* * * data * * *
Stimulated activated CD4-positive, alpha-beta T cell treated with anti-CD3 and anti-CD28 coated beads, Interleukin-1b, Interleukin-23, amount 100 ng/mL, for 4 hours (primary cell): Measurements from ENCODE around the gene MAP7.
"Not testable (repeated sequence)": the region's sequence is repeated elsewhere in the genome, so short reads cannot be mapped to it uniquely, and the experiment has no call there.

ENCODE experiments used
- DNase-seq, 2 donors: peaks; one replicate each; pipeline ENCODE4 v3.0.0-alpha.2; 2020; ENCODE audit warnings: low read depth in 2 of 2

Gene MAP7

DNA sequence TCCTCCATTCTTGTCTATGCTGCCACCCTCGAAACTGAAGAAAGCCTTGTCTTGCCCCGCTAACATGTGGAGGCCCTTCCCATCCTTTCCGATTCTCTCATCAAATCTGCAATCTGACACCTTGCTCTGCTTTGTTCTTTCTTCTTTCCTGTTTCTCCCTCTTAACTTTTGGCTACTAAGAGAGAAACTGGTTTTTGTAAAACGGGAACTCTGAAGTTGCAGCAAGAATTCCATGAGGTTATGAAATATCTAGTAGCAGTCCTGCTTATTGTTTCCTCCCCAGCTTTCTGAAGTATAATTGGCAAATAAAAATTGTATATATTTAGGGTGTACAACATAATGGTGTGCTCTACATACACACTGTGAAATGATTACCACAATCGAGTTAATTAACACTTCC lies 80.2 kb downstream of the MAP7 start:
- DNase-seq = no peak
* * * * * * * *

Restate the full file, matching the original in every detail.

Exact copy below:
Stimulated activated CD4-positive, alpha-beta T cell treated with anti-CD3 and anti-CD28 coated beads, Interleukin-1b, Interleukin-23, amount 100 ng/mL, for 4 hours (primary cell): Measurements from ENCODE around the gene MAP7.
"Not testable (repeated sequence)": the region's sequence is repeated elsewhere in the genome, so short reads cannot be mapped to it uniquely, and the experiment has no call there.

ENCODE experiments used
- DNase-seq, 2 donors: peaks; one replicate each; pipeline ENCODE4 v3.0.0-alpha.2; 2020; ENCODE audit warnings: low read depth in 2 of 2

Gene MAP7

DNA sequence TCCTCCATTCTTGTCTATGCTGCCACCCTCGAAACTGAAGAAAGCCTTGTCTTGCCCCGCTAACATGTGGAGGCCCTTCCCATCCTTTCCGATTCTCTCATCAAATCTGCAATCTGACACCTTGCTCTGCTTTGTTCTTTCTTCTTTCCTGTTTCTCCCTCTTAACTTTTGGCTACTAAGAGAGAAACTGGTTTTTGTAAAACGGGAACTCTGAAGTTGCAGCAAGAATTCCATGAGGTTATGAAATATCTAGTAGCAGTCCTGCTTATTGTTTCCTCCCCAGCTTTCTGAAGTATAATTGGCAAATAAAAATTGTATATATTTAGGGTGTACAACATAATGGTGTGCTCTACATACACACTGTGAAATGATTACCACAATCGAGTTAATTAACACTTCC lies 80.2 kb downstream of the MAP7 start:
- DNase-seq = no peak